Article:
Additionally, most of the new upper-limb technologies emerging from university labs over the past decade have gone on to become successful startups. New startups mean rapid innovation, intense competition, and lower prices. By comparison, all of the bionic lower-limb technologies developed by universities over the past decade have ultimately been snapped up by large prosthetic companies, with very few, if any, going on to become successful startups.

This is not to suggest that companies like Ottobock and Ossur aren’t innovating. It’s just that there’s no way that 4 large companies will ever innovate at the same pace as 20 startups.

A Key Step Forward for Osseointegration

In our main article on osseointegration, we shared a couple of risk factors brought to our attention during our video interview with Dr. Laurent Frossard. Most notable of these is the fact that up to 20% of osseointegrated implants ultimately have to be removed due to complications.

Based on responses to that article and video, we know that a lot of people who would otherwise get an osseointegrated implant in a lower limb are hesitant to do so because of the risk factors.

Thankfully, Dr. Frossard and his team have been working hard to greatly reduce the risks. We touched on this previously by pointing readers to his article, The Future of Bionic Limbs, which described a diagnostic tool that he has called a “digital twin”. Here is a brief description from that article:

“Different sensors assess the mechanical constraints applied by the bone-anchored bionics on the residuum and measure the resulting movements of the tissues (bone, muscle, tendon, fat, skin) within the residuum. The back end of the device consists of the software integrating all this information into a personalised digital twin of the residuum. Basically, the digital twin of the residuum is a virtual replica living inside the computer. It corresponds to the high-fidelity physics-based model of the different tissues constituting the residuum. The front end of the device consists of a handheld device (such as a smartphone) that provides a visual animation of the model in real time so that patients and clinicians equipped with the device and see can how movements impact the inside of the body.”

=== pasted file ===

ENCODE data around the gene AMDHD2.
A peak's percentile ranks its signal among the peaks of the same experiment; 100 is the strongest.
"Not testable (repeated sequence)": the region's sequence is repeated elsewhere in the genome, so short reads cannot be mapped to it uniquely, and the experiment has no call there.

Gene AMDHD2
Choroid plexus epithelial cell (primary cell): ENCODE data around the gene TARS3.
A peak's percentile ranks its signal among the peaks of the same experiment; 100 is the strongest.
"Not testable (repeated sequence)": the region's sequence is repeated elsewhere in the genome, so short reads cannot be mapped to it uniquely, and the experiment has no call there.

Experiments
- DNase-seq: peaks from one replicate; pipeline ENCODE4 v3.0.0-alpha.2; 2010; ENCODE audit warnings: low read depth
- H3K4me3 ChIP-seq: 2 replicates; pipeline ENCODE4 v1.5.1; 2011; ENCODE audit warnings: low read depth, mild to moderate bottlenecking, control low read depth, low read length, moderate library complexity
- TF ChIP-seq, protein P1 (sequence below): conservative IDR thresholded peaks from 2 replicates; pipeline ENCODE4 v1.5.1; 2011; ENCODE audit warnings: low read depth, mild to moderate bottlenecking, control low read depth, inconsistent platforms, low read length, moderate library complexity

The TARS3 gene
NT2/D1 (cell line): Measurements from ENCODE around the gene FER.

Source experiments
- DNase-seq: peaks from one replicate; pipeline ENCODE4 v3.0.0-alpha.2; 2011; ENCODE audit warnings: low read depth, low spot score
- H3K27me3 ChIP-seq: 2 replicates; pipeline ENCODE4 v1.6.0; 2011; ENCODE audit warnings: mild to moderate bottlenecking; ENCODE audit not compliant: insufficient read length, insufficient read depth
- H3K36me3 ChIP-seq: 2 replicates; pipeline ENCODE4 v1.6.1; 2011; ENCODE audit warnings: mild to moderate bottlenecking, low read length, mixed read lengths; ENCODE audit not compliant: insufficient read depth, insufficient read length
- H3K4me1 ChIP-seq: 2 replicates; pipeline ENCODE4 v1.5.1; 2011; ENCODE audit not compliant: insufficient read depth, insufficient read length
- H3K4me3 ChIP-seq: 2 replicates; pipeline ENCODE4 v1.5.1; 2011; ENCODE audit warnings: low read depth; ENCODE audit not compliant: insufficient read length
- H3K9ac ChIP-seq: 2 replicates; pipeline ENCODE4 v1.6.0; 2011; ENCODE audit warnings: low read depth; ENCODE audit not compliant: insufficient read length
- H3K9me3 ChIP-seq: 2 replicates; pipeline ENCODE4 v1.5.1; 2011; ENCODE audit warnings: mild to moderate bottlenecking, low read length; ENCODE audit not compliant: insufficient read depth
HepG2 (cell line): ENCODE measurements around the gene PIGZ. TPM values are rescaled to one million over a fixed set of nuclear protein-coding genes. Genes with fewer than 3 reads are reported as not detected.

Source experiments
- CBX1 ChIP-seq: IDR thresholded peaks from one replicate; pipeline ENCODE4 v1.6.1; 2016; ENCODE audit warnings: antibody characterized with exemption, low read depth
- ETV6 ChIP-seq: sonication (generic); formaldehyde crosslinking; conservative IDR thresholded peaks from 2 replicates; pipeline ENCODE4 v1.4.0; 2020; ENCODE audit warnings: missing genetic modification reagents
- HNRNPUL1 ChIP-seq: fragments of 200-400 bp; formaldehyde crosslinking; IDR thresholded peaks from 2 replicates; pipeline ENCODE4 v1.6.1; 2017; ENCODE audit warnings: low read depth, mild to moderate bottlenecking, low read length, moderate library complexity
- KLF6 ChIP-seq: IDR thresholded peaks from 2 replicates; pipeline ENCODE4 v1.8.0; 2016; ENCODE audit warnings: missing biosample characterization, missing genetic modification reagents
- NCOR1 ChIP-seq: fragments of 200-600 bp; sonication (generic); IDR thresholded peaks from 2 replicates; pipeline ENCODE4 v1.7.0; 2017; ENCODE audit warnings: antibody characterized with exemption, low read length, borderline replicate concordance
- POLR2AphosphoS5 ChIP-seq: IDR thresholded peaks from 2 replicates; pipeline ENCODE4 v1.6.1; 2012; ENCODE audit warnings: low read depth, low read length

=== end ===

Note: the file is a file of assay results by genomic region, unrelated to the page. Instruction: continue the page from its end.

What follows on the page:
The idea is that once the digital twin of a residual limb is modeled, it can be used to make informed decisions about design, rehabilitation, and even the likelihood of failure or success, all without putting patients at risk.

Now Dr. Frossard has just won a research prize from Bionics Queensland to take this project to the next step. To see how, watch this video from 3:57 to 5:18.

This may not be as exciting as the launch of a new bionic knee or ankle/foot, but it could have a greater impact in the long run.

Related Information

Are you interested in bionic limb research? If so, see our complete selection of research articles.

For a comprehensive description of all current upper-limb technologies, devices, and research, see A Complete Guide to Bionic Arms & Hands.

For a comprehensive description of all current lower-limb technologies, devices, and research, see A Complete Guide to Bionic Legs & Feet.